Editor's note. Organizations are living, growing, learning things, but this depth of experience and knowledge can be difficult to tap into. The secret, according to the authors of Judgment Calls: Twelve Stories of Big Decisions and the Teams that Got them Right, is to bring collective judgment to bear. Written by Harvard Business School Visiting Professor Thomas H. Davenport and independent consultant Brook Manville, the book shares the tales of organizations that made successful choices through team-led decisions. This excerpt explores the entrepreneurial history of Dal LaMagna (HBS MBA '70), founder of beauty tool company Tweezerman.
"tweezerman: Should We Take The Business To The Next Level Of Growth?"
From Judgment Calls: Twelve Stories of Big Decisions and the Teams that Got them Right
In the late 1990s, the small but successful women's beauty products enterprise Tweezerman faced the dilemma that every entrepreneurial growth company eventually confronts: "How much bigger can we get—can we handle the risk, the scale, the exposure, and the demands on our capacity—if we now 'really swing for the fences'?" The particular challenge the company faced was about selling its line of prestigious, professional beauty tools to chain drugstores—risking dilution of the brand, losing existing core customers, and taking on financial commitments way beyond anything it had known before. That everything built over years of blood and hustle might come crashing down was a nontrivial possibility. But so was an increase in revenue that would elevate the company to a whole new league of wealth and market share.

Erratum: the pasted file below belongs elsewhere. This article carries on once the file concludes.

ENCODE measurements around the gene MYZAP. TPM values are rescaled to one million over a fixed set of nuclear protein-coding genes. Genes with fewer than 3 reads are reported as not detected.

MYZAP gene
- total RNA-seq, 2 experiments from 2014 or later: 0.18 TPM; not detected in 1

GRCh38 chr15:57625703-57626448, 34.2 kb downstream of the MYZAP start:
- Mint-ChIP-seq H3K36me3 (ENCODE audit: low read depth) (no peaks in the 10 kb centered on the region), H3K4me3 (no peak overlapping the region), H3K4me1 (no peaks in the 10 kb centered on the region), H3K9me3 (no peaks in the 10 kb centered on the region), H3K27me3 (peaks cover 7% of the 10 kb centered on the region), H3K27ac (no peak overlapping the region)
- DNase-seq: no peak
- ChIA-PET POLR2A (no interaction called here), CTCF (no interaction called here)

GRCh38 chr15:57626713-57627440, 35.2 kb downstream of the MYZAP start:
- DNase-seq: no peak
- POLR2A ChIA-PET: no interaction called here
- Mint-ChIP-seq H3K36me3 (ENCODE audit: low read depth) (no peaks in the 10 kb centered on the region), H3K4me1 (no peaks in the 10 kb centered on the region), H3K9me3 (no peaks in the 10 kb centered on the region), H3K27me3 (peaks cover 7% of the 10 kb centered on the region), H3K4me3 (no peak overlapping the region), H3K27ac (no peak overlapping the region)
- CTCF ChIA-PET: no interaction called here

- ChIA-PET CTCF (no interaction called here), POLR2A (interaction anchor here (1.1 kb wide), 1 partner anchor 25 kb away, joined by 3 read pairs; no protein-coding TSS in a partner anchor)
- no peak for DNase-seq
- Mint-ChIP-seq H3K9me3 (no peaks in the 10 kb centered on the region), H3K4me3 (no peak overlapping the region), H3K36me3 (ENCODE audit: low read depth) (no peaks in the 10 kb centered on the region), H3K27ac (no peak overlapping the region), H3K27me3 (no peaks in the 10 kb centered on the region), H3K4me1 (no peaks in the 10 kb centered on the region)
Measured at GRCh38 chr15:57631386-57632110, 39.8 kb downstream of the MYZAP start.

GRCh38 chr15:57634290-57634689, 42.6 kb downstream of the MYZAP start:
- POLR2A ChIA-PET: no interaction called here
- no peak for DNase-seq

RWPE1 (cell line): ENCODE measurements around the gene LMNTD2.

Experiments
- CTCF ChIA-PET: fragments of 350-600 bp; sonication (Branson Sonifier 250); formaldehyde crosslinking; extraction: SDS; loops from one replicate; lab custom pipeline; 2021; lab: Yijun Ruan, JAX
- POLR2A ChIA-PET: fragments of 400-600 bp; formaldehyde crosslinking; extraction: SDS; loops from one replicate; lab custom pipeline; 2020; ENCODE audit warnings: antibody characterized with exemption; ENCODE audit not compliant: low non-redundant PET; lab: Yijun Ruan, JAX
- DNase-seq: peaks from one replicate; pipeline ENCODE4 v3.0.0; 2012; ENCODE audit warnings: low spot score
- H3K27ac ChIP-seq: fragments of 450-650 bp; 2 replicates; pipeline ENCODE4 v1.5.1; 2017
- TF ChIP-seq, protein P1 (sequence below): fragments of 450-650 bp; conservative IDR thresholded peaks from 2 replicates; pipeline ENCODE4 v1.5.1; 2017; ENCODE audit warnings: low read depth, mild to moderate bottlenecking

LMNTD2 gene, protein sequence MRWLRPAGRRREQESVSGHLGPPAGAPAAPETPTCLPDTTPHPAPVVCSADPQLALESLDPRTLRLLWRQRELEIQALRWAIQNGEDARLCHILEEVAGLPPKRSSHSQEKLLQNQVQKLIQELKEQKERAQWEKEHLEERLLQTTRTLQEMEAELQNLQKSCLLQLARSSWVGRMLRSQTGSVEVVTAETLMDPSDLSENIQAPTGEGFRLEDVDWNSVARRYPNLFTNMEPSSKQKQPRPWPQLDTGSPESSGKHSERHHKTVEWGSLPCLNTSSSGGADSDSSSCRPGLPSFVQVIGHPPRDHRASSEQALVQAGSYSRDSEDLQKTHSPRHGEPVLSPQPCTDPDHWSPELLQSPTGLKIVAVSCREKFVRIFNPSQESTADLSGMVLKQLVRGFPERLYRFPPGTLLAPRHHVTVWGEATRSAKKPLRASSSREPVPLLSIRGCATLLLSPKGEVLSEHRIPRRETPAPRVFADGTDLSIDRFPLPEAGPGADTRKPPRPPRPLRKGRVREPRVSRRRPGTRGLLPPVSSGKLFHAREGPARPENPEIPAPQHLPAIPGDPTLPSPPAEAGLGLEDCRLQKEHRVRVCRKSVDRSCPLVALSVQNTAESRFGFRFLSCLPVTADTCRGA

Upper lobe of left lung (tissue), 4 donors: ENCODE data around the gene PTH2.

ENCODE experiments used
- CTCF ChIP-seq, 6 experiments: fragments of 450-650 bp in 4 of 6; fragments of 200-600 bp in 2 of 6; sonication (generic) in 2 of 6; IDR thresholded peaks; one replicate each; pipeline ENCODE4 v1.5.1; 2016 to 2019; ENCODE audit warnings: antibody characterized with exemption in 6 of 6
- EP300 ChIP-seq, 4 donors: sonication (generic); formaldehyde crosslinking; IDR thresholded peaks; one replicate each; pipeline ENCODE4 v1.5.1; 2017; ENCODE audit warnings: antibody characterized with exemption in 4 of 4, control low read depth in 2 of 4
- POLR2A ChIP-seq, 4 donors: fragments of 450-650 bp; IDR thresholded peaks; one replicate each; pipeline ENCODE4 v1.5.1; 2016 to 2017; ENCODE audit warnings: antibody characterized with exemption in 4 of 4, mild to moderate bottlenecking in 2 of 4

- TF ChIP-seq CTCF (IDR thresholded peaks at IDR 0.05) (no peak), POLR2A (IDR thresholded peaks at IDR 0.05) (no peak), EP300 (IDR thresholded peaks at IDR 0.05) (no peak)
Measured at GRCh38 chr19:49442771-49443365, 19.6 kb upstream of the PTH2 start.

Founder and CEO Dal LaMagna chafed at the potential decision, and regularly paced the floor of his Long Island industrial location, talking and asking about the question with the nervous energy for which his team had always known him. By his own words, LaMagna was "a risk addict and … a compulsive capitalist," and deep down knew that he wanted to take his company to this next, bigger level. But he also wanted to avoid turning Tweezerman into one more failure in what had been a previous career of multiple entrepreneurial misfires. What if this last and greatest airplane, which had finally begun to fly—and fly high—now crashed and burned like so many other LaMagna ventures before? Besides, LaMagna had a lot of other interests too—humanitarian, political—and he had almost sold his company a few years before, thinking of pursuing something completely different. His leadership team reflected some of the same ambivalence. A few members continued to believe that widely expanded distribution and growth had always been the Tweezerman destiny, while others saw very clearly the risks and headaches that would come with trying to sell their distinctively branded professional products to the likes of CVS or Walgreens.